Emily Yoffee College Women: Stop Getting Drunk It’s closely associated with sexual assault. And yet we’re reluctant to tell women to stop doing it.
In one awful high-profile case after another—the U.S. Naval Academy; Steubenville, Ohio; now the allegations in Maryville, Mo.—we read about a young woman, sometimes only a girl, who goes to a party and ends up being raped. As soon as the school year begins, so do reports of female students sexually assaulted by their male classmates. A common denominator in these cases is alcohol, often copious amounts, enough to render the young woman incapacitated. But a misplaced fear of blaming the victim has made it somehow unacceptable to warn inexperienced young women that when they get wasted, they are putting themselves in potential peril.
Let’s be totally clear: Perpetrators are the ones responsible for committing their crimes, and they should be brought to justice. But we are failing to let women know that when they render themselves defenseless, terrible things can be done to them. Young women are getting a distorted message that their right to match men drink for drink is a feminist issue. The real feminist message should be that when you lose the ability to be responsible for yourself, you drastically increase the chances that you will attract the kinds of people who, shall we say, don’t have your best interest at heart. That’s not blaming the victim; that’s trying to prevent more victims.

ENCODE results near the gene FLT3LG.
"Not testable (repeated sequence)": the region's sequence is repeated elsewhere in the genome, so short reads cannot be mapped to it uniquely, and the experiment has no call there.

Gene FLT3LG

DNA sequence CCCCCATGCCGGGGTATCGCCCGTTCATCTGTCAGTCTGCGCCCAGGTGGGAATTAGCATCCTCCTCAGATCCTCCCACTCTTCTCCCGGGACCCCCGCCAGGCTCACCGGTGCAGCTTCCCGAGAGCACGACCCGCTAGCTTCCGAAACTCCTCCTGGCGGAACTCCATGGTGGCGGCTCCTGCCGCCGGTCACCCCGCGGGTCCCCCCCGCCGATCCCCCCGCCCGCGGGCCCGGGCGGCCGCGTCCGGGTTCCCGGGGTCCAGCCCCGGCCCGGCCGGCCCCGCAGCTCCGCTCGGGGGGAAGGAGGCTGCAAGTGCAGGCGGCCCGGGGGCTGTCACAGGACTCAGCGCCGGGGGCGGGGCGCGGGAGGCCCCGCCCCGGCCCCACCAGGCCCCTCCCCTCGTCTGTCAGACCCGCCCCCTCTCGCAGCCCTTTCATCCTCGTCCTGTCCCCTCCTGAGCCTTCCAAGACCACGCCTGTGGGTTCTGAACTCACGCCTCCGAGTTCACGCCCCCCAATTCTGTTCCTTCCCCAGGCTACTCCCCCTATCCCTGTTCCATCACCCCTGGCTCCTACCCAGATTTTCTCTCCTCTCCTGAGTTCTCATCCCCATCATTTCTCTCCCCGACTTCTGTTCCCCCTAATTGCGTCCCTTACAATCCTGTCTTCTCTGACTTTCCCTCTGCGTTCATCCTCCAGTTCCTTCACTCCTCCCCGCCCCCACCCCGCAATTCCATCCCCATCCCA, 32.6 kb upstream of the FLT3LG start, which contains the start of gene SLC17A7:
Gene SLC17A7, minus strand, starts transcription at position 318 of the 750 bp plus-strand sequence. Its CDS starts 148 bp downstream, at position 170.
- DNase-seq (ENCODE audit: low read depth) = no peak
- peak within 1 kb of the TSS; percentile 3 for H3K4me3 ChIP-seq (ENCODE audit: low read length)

I’ve told my daughter that it’s her responsibility to take steps to protect herself. (“I hear you! Stop!”) The biological reality is that women do not metabolize alcohol the same way as men, and that means drink for drink women will get drunker faster
Before you knew it, Yoffe’s example of responsible parental advice had produced a feminist freak out. From Katie Baker to Amanda Hess to Erin Gloria Ryan to Ann Friedman to Emma Gray the voices of contemporary feminism rose up to denounce Yoffe for, they seemed all to believe, blaming the victim and going easy on the male perpetrators of these heinous crimes.Posted by Jill Fallon at October 21, 2013 11:11 AM | Permalink
If I may summarize it, they seemed to be reasoning that when a woman is raped it is not her fault. True enough. Thus, any suggestion that she might have avoided placing herself in a dangerous situation can make her feel that she was at fault, and thus will impede her recovery.
Here’s another proposal: how about teaching men that they have a manly duty to protect and defend women. Not merely in the most egregious situations where a woman is in danger, but in the smaller gestures that signify protectiveness. That might mean picking a woman up at home before a date; it might mean escorting her home after a date; it might mean opening doors for her and helping her to carry heavy packages.
It would mean behaving like a gentleman and treating women like ladies.
One understands that such thoughts might provoke yet another feminist freak out. Women are independent; they do not need men to protect them; they can take care of themselves; they have taken judo classes. Why not try to change the culture so that men are encouraged to demonstrate more respect and more gentlemanly concern for women